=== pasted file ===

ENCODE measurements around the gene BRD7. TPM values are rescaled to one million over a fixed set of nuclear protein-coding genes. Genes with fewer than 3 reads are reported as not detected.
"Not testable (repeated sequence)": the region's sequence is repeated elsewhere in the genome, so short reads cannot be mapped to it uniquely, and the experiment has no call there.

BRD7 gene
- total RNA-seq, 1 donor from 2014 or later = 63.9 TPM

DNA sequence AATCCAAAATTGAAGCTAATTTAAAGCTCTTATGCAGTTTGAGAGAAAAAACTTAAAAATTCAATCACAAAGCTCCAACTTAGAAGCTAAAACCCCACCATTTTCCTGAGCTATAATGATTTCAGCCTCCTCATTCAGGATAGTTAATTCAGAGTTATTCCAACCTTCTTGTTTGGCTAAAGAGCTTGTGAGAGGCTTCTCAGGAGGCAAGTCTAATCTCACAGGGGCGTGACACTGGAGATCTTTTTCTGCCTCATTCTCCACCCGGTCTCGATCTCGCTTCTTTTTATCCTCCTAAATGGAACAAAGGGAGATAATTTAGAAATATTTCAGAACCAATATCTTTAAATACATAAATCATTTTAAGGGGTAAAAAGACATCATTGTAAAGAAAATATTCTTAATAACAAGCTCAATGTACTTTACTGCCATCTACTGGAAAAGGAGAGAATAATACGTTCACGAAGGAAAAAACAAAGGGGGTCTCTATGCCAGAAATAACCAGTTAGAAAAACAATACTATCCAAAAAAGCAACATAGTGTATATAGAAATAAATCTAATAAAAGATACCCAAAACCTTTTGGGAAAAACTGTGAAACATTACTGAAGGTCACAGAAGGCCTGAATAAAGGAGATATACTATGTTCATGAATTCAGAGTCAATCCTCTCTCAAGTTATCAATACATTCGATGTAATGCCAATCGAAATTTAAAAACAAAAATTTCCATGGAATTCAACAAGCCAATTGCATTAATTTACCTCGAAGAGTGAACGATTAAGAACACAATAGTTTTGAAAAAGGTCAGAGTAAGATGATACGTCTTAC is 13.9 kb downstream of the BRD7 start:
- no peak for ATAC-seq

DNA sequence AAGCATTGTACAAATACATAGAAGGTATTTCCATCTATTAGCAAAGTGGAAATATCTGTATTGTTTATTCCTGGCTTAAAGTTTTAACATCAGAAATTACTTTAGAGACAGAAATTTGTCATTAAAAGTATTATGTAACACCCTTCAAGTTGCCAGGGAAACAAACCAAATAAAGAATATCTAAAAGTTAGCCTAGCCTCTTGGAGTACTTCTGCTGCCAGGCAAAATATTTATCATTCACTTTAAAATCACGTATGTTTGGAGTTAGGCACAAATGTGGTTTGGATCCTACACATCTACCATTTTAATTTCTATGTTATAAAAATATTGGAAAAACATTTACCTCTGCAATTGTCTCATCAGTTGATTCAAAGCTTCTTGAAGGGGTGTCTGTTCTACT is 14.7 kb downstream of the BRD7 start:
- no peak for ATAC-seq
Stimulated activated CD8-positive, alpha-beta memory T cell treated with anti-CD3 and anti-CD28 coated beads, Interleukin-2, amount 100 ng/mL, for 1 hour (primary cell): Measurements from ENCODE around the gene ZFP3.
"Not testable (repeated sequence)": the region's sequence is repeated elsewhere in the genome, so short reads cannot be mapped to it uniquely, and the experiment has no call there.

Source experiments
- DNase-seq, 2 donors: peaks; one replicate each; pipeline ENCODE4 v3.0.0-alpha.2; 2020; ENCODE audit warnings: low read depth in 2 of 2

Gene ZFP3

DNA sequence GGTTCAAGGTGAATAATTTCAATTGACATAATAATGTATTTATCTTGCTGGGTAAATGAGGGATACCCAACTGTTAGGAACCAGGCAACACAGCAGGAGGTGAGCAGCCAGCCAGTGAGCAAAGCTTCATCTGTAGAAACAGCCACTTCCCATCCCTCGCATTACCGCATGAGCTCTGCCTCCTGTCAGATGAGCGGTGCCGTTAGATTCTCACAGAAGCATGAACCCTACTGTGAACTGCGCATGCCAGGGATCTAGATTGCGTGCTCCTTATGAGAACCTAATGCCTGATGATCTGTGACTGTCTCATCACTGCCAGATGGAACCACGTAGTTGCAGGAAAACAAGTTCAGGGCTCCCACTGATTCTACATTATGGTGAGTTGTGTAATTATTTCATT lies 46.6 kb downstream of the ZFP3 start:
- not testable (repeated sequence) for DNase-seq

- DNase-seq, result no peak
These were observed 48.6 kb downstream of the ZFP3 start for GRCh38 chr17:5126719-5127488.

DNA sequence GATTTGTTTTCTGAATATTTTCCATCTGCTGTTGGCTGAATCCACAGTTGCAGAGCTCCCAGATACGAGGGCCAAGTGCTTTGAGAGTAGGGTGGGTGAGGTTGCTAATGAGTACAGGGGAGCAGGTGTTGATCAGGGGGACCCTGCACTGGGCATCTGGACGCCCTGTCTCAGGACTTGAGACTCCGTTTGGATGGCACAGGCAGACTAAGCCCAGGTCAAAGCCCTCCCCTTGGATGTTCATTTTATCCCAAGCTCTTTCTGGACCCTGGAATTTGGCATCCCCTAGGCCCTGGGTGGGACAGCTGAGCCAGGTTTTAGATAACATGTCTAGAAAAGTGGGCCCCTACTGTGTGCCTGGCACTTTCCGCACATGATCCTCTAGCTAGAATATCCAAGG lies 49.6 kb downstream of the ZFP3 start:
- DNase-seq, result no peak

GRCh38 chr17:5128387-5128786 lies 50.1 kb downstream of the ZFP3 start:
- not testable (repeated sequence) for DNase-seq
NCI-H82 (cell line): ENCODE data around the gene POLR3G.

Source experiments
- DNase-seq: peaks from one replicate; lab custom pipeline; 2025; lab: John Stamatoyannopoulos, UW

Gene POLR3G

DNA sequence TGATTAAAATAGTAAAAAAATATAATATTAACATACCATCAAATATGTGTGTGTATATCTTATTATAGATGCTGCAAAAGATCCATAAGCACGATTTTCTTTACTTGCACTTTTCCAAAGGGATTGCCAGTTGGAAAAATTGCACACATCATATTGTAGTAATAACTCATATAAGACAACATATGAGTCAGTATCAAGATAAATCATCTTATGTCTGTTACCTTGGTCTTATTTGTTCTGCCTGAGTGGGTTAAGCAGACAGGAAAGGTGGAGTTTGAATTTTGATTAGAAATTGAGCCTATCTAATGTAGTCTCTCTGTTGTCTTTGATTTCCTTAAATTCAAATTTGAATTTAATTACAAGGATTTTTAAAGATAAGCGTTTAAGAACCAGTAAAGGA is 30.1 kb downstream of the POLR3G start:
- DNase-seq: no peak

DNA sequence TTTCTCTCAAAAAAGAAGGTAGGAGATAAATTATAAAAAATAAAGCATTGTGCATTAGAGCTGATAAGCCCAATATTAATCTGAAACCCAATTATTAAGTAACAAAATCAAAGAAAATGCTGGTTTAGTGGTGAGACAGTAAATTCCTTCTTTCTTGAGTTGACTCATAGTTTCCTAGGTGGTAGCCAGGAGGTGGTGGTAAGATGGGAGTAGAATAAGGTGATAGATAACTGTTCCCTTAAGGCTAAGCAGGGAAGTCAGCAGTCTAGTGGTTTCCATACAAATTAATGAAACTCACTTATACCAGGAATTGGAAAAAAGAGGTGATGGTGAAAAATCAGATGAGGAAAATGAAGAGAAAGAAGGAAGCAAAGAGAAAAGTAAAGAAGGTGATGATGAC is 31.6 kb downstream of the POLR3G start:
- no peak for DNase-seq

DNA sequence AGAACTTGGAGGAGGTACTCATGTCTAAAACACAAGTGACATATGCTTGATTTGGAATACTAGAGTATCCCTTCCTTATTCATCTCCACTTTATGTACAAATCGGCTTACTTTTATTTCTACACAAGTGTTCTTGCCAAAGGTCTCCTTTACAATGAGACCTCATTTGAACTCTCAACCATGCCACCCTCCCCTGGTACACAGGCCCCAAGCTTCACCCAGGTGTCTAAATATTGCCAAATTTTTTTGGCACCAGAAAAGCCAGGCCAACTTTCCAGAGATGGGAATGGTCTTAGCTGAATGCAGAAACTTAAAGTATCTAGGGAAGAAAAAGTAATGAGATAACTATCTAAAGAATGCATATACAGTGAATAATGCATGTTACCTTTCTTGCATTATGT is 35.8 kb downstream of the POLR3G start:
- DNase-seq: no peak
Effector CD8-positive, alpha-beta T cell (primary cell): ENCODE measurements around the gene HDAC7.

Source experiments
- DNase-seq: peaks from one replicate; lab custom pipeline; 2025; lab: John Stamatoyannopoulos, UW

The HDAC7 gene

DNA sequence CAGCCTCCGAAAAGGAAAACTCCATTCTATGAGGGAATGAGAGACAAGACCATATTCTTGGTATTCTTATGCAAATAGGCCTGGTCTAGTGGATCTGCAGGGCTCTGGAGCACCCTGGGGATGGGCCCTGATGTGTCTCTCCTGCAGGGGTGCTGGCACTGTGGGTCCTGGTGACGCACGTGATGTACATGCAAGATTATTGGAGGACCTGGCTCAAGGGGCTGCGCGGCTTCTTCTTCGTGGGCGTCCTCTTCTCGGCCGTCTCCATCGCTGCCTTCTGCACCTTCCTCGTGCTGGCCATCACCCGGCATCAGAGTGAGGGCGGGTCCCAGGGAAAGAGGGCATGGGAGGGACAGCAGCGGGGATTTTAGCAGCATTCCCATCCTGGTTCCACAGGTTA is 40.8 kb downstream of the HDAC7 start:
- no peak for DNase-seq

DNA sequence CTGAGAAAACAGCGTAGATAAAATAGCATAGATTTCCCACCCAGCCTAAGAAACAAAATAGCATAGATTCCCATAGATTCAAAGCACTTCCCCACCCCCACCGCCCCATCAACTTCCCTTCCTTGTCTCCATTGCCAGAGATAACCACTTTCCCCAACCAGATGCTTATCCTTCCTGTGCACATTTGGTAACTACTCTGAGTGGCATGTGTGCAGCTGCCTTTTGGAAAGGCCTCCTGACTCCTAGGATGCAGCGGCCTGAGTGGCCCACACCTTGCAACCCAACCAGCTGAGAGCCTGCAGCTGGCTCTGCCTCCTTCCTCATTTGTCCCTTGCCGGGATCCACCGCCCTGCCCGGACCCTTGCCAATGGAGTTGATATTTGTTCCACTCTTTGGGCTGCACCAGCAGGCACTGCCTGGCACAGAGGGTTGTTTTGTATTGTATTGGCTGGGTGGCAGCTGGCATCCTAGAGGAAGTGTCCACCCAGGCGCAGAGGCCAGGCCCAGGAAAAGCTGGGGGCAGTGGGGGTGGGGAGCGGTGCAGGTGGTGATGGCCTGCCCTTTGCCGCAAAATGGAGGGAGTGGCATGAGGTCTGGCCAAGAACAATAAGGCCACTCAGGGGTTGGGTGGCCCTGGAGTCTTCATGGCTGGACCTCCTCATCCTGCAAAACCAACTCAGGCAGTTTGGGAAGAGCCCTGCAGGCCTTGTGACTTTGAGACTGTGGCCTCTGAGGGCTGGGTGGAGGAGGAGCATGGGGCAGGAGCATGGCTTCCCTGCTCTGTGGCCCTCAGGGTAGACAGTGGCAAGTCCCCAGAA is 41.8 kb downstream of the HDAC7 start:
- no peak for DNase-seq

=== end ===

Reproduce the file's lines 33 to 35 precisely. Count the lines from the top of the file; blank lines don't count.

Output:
Source experiments
- DNase-seq: peaks from one replicate; lab custom pipeline; 2025; lab: John Stamatoyannopoulos, UW

The HDAC7 gene